Since the Fall 2012 release of the Wii U, Nintendo has been trying to convince gamers to make the switch from their tried-and-true PlayStation 3s, Xbox 360s and Wiis, for a new, shiny Wii U. The problem, those systems are already in gamers living rooms/dens and have a ton of good games, many still to come. It’s never safe to count Nintendo out, especially when you’re an long time fan of their mainstay franchises, and they’ve certainly taken a big step towards winning over gamers with today’s announcement of The Legend of Zelda: Wind Waker HD, a full-HD remake of the classic Nintendo Gamecube game. Unlike many HD ‘remakes’ release on the Xbox 360 and PlayStation 3, which are little more than uprezzed versions of classic games, with little attention to detail given to updating the gameplay for a new audience, this appears to be a full remake. Think, if you will, the remake of Resident Evil released for the Gamecube, rather than the recent remake of Okami for the PlayStation 3. Both are terrific games, but the ideals behind the remakes are entirely different.
These screenshots are gorgeous. The Legend of Zelda: Wind Waker is known for its bold and (at the time) divisive art style. Though it’s 10 years old, the original release holds up better graphically than games released five years afterwards. To see Nintendo giving such care and attention to the game makes me feel all warm and tingly inside. The bloom lighting is a little much, but I’m banking on the idea that it will look more organic and impressive during gameplay. I’m waiting anxiously for video of this remake.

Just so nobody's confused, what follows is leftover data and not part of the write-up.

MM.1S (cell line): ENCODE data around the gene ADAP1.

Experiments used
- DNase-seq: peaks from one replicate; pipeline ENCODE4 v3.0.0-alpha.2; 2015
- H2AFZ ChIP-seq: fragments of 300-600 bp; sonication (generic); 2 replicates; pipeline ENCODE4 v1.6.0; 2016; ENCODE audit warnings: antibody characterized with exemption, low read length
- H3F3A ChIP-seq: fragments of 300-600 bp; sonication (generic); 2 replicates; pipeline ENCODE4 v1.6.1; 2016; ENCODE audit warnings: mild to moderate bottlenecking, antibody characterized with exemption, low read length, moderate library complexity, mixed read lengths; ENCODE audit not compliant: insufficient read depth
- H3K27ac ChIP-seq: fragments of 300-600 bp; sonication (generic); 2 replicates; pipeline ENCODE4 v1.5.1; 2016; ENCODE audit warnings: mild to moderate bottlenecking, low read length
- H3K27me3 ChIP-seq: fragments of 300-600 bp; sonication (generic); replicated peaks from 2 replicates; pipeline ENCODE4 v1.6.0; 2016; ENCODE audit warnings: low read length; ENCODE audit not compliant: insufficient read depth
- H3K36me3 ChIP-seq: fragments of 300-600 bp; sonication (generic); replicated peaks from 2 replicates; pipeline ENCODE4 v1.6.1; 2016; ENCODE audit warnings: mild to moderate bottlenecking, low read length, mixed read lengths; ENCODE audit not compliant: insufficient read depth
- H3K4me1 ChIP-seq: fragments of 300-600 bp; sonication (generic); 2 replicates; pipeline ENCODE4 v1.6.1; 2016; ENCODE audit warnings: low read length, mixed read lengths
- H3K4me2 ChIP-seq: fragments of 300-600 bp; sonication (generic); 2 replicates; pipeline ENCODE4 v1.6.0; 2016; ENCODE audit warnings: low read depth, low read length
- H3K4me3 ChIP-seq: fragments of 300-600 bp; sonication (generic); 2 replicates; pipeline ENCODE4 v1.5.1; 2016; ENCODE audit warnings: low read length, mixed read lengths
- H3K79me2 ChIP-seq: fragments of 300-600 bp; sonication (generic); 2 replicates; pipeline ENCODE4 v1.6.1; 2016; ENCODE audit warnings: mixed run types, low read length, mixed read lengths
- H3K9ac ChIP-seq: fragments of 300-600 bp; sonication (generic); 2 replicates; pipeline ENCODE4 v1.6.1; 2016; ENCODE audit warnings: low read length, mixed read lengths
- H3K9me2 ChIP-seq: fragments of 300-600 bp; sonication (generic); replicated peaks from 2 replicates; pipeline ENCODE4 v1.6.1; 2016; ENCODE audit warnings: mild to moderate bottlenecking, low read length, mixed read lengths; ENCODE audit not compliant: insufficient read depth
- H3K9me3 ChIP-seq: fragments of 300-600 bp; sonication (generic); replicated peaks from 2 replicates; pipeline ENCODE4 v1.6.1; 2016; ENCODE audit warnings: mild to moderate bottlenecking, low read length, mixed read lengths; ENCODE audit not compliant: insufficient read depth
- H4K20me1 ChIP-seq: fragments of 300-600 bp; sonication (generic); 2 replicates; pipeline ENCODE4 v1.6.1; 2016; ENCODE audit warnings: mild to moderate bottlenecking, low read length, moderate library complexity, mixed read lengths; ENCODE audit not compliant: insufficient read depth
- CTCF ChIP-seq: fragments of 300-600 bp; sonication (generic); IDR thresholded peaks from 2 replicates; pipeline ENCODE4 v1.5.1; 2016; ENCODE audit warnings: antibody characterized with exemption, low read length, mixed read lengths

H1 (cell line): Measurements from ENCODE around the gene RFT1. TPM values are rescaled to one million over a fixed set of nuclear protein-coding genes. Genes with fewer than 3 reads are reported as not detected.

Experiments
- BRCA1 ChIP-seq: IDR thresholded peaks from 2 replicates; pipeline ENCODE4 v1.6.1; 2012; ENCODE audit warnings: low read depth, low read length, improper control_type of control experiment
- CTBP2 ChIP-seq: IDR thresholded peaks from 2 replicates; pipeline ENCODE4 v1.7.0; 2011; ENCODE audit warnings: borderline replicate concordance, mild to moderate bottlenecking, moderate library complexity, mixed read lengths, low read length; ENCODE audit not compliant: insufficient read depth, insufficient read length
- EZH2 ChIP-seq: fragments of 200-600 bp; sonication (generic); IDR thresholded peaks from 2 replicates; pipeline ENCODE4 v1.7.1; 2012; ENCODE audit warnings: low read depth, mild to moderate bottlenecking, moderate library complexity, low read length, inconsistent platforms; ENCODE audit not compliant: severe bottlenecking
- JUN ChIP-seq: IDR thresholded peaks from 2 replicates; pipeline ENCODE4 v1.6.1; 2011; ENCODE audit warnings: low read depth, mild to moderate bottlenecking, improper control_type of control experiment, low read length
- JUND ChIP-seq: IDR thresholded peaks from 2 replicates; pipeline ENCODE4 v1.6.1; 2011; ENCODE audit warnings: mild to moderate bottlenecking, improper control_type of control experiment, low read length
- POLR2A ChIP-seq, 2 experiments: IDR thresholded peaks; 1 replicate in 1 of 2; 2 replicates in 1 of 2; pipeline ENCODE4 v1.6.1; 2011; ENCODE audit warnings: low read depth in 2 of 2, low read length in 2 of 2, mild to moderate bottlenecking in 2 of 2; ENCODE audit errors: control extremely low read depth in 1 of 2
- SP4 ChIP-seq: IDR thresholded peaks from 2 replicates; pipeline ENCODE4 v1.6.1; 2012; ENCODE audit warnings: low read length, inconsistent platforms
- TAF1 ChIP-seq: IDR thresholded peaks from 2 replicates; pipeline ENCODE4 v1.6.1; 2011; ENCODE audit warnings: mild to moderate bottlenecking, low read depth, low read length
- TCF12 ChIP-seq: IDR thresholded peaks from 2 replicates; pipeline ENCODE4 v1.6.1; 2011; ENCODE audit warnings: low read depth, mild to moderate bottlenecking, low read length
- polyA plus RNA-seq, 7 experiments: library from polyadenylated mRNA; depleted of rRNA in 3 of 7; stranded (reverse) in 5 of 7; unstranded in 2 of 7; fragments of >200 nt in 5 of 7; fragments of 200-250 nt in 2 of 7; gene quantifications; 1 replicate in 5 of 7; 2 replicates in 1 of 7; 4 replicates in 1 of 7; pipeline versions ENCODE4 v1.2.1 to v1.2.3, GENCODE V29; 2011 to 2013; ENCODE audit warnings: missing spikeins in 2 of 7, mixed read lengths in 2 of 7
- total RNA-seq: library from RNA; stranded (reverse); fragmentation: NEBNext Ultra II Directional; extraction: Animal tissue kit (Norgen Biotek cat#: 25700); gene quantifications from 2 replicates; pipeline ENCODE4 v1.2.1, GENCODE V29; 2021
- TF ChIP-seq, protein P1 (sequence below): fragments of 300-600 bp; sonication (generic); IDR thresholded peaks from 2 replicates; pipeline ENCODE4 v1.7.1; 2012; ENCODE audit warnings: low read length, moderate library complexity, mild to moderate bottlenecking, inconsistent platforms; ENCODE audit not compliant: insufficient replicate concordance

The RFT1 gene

Set 120 years in the future, the premise revolves around a plausible future Earth, one that has developed near space flight, but nothing much faster. The story opens with Earth discovering a signal from an alien life. This discovery kicks off something called the Morning Star protocol, an agreement that outlines what to do if alien intelligence is discovered. The research vessel MSRV-Joplin is outfitted with military weapons and sent to Saturn, where the signal is coming from, to explore.
It’s not so much an announcement, as knowledge of Scalzi’s involvement with the creation of a videogame has been floating around for a while, but this is the first concrete information about the title. Scalzi reports on the project:
As most of you know, for the last year or so I’ve been working on a video game with Industrial Toys, the new video game studio formed by former Bungie founder Alex Seropian. We’ve been quietly chugging along in the background putting the game together; my job has been working with them to create an overall game concept as well as the narrative that fits into that concept. It’s been a hell of a lot of fun, in no small part because my co-workers at Industrial Toys are some of the smartest and most creative people in the video game business.
As the trailer notes, the video game is a first-person shooter, but with a bit of a twist: It’s designed specifically for mobile gaming on tablets, which means that everything — gameplay, controls, story — was put together incorporating both the physical layout of tablets and the gameplay dynamic of mobile gaming. It’s not a port from another video game medium, in other words: It’s at home in mobile. Which is also very exciting.